I finally got to grips with my automatic buttonhole foot making this cape. I had two problems, one was if I sewed with the edge of the item at the back of the machine the buttonhole foot catches on the ridge. I solved this by turning the fabric around (I know - "No shit, Sherlock!", but I am used to a four step buttonhole that you can stick anything under any old way and it always came out perfectly). Two, sometimes the needle would start to sew across the buttonhole too soon. Apparently the smallest tap on the buttonhole lever that you pull down causes the machine to think the end of the buttonhole has been reached, and I was accidentally knocking it the tiniest bit occasionally when guiding the fabric through. So much to learn!

The buttons are Italian from the newly discovered mini treasure trove that is The Crafty Patch. I am not sure if you can see, they are a kind of squashed circle the imperfection of which really appeals to me.

I attached them by making a thread shank using a method from this book. My mum had this book when I was little, but I got mine from a charity shop for £1.99. It was published in 1978 but is still the first book I turn to when I need some guidance - techniques don't change much and although I love the Internet for help sometimes I just like to sit with a page open and really absorb the method. If you see one of these books and you are a sewer, snap it up - you won't regret it!

Despite struggles with the fabric, I am really pleased with my cape. I think I will wear it a lot, some real life woodland strolling would be nice :)

Finally, there's quite a bit of fabric left over - enough for another garment. I don't want to waste it but neither can I contemplate all that separating again. If anyone has an idea for a pattern that won't require it I would love to know. I've thought of a jacket with bound edges (Chanel type) but nothing else really springs to mind.

Also, if you have worked with similar fabric yourself, how did you finish the seams? Thank you! 

Happy sewing, 'til next time!

Philippa x

Saturday, 8 March 2014


When I saw this week's topic I smiled. Probably everyone who likes sewing has been seduced by the power of the unwise print at some time or another. Maybe my Coco dress is a case in point, as a solid or stripe would have been so much more sophisticated...but damn it, I still love this fabric!

(Brighter IRL)
So maybe this week's exercise has come just in time to save me from myself. For the full details go here to the Coletterie blog - it's well worth a look.

What percentage of your favourite, most worn clothing is printed? I don't own a lot of printed clothing, but the few bits I do own are in constant rotation as they brighten everything up.

What are your most beloved styles of prints? My entire life I've loved and been intrigued by ethnic prints, especially African wax and Indian hand-printed woodcut type designs, closely followed by tie-dye and batik.

African wax from my stash - not sure what this is going to be yet!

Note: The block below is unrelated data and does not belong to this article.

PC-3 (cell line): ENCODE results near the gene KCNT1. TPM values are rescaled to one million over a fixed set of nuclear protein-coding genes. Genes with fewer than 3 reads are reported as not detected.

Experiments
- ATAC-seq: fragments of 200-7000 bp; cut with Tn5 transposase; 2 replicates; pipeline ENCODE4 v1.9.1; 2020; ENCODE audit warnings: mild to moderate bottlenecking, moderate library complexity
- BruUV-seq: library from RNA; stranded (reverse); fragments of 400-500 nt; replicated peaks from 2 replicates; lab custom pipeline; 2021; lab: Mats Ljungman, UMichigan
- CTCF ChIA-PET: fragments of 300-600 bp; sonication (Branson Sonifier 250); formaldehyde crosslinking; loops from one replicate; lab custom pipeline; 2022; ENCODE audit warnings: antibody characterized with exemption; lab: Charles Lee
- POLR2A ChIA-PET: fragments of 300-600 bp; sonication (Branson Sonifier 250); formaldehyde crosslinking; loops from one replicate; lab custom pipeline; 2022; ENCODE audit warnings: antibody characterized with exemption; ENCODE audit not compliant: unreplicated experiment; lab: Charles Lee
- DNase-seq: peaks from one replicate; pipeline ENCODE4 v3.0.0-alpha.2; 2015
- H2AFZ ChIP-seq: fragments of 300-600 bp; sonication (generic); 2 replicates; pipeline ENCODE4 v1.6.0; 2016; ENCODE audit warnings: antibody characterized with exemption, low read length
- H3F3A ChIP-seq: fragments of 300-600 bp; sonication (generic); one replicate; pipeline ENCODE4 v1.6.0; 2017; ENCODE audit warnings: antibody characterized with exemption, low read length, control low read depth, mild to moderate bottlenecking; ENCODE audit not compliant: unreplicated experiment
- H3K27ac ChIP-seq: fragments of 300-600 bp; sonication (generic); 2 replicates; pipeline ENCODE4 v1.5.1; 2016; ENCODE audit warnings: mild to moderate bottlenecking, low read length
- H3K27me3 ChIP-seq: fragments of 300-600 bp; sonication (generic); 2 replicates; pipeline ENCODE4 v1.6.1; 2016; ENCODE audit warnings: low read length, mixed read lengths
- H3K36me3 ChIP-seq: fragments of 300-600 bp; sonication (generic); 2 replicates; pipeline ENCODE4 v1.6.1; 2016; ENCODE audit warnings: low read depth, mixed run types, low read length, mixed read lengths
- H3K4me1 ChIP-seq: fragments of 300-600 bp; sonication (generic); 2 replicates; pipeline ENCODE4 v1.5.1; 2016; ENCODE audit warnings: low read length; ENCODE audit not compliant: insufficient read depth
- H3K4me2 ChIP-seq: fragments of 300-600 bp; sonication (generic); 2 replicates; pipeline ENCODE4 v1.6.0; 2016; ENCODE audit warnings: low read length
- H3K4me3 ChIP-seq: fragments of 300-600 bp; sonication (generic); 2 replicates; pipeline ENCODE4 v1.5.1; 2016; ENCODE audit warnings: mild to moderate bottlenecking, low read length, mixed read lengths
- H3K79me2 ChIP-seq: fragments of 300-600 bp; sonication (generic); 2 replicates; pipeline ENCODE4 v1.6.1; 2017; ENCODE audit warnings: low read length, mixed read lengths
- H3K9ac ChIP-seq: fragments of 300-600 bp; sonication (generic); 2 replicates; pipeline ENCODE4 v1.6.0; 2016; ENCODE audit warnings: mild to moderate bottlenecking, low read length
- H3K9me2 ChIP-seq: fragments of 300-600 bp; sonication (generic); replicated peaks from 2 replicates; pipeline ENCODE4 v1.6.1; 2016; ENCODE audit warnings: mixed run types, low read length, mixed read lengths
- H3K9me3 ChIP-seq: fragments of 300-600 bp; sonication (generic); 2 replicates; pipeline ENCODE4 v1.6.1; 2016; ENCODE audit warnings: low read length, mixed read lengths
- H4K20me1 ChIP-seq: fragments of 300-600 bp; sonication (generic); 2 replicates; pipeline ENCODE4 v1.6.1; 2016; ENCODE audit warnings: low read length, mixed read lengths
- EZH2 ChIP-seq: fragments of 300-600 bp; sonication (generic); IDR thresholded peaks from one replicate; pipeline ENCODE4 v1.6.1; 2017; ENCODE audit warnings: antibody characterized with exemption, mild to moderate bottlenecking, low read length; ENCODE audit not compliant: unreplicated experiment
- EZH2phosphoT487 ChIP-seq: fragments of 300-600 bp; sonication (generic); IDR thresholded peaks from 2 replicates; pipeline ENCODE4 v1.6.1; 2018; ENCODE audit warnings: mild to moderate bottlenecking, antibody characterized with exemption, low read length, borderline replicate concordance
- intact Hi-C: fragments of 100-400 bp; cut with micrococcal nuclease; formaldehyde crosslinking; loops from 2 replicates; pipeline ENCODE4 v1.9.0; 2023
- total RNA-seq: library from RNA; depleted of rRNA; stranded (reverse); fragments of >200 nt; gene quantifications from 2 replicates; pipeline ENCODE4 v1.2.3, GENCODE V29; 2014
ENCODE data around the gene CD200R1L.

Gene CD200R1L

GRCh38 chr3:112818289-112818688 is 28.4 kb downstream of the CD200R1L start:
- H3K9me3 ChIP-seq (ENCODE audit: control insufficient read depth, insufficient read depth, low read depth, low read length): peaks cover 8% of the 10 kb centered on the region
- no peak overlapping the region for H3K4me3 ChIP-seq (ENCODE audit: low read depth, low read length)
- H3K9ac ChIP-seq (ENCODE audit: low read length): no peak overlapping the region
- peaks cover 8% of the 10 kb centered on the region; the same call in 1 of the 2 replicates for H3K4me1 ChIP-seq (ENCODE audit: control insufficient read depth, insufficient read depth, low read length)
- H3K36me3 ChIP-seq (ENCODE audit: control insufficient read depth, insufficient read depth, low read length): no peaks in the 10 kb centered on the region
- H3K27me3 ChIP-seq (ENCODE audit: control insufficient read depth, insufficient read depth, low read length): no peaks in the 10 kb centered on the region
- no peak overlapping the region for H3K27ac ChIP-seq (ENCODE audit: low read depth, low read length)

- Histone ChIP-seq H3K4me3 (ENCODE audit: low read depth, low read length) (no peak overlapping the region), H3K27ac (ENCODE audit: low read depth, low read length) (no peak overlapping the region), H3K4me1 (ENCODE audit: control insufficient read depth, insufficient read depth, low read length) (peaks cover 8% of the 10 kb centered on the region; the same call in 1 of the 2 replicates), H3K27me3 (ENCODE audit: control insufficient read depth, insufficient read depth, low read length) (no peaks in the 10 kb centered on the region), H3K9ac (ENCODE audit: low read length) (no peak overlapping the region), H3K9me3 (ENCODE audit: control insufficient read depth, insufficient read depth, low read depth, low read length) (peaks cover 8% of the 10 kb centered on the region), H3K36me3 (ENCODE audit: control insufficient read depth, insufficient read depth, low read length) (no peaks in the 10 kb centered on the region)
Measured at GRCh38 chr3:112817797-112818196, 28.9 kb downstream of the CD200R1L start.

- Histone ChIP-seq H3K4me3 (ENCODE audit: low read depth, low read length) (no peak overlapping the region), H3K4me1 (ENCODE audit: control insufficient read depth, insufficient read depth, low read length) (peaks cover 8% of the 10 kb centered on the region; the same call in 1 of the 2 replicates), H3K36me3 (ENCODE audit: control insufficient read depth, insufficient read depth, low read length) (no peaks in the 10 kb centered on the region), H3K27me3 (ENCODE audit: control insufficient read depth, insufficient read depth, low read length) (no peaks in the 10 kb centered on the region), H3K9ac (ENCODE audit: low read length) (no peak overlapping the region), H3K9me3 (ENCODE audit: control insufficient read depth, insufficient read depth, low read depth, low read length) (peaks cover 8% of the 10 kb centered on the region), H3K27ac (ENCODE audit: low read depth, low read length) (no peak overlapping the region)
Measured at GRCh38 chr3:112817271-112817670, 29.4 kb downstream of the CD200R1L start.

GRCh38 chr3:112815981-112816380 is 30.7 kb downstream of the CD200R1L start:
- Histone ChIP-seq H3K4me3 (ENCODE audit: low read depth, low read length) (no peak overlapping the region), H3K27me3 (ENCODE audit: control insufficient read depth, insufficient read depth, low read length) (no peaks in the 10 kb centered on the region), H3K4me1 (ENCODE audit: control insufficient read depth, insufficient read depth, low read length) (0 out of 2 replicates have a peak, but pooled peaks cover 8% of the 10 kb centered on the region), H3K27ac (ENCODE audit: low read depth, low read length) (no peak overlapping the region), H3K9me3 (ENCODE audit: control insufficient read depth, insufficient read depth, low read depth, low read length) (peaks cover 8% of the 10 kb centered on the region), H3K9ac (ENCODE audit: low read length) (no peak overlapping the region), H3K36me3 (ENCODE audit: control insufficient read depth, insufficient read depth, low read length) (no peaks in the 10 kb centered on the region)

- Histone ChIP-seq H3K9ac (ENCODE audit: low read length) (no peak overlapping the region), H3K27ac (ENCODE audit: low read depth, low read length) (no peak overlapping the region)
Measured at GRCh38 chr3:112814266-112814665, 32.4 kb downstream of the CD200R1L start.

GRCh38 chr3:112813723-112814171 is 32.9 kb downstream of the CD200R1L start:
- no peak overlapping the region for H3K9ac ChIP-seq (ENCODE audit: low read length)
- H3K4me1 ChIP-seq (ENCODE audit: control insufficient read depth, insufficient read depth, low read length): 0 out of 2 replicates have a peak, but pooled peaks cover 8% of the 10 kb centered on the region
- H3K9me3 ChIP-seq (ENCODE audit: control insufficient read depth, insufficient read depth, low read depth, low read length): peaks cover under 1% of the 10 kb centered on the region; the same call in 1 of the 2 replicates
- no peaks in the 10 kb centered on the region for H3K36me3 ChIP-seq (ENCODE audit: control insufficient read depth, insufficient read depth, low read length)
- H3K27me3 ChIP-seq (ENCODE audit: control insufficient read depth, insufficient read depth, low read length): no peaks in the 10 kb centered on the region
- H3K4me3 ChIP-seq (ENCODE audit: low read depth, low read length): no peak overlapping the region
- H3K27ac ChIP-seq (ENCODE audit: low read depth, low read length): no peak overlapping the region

Indian print from my refashion pile - going to be a top
I also like stripes, have to be in the mood for spots (they are an upbeat print, I always think), and wear small to medium florals occasionally (I would like to experiment more with these). The florals I like best are dark, geometric, smudgy or stylised.

Cotton from my stash

Pattern detail from one of my favorite handmades - a cotton top refashioned from a dress. This came out of the wash today ripped too much to repair so will be replaced, but you can see how it's kind of, but not obviously, floral.
Being small in height big prints overwhelm me and I've never worn one larger than this that was successful.

can only handle animal print on accessories and even then I'm not sure. I feel really uncomfortable wearing something the colour of an actual animal, but I love this scarf (my only bit of animal print) and wear it a lot.

Finally, I've never tried any novelty/conversation prints. I tend not to see them as clothing prints at all (unless we're talking pjs then anything goes of course). But I haven't ruled them out - I'm undecided. It would probably depend on the individual print.

Sarai suggests seeing if any of the prints relate to your style words (mine are practical and relaxed). I think they do? Anyway, if my style words were glamour and glitz, I would be in trouble with these choices!

What prints do you like to wear? Do you suffer with the sewer's curse of choosing inappropriate fabric because you can't bypass a pretty print?

On a completely unrelated topic, have you been watching the Great British Sewing Bee? I love it! It's the only garment sewing show I've ever seen on British TV. There are some really great contestants too. I am in awe of Chinelo - how does she do that pattern drafting where she takes someone's measurements and draws straight on to the fabric and it fits like a dream? I want to learn how to do that!

Happy sewing, 'till next time,

Philippa x

Wednesday, 5 March 2014

Emergency World Book Day Coco Dress

I made this tunic dress because at the end of last week I found I was to sit down and read for 3 hours straight to 6 different classes (of varying ages) for World Book Day (Thursday 6th March). As my family will attest it's incredibly rare for me to sit down for 3 hours unless I have the flu so I don't really own comfy lounging clothes. The thought of sitting for that long in my usual skinny jeans or denim skirt sounded really uncomfortable. So I sewed this:

The pattern is Tilly and the Buttons Coco dress. Construction is straightforward if you are used to knits. My fabric is interlock which is probably the softest fabric recommended - I think it would be even better in a firmer knit but as you may have guessed the fabric choice was a bit of a heart decision (from Kitschy Coo, here. To say I love their organic jersey prints is an understatement and if I had a small child I would totally be kitting him/her out in them. Also: excellent customer service and speedy delivery.) I followed the short list-style instructions that come with the PDF pattern. They are clear and unambiguous. I think Tilly has more in-depth instructions on her blog for those who want a little more advice on how to sew with knits though, and even a sew along. I would have loved to take part in case I could have picked up any extra tips but as mentioned the deadline did not allow!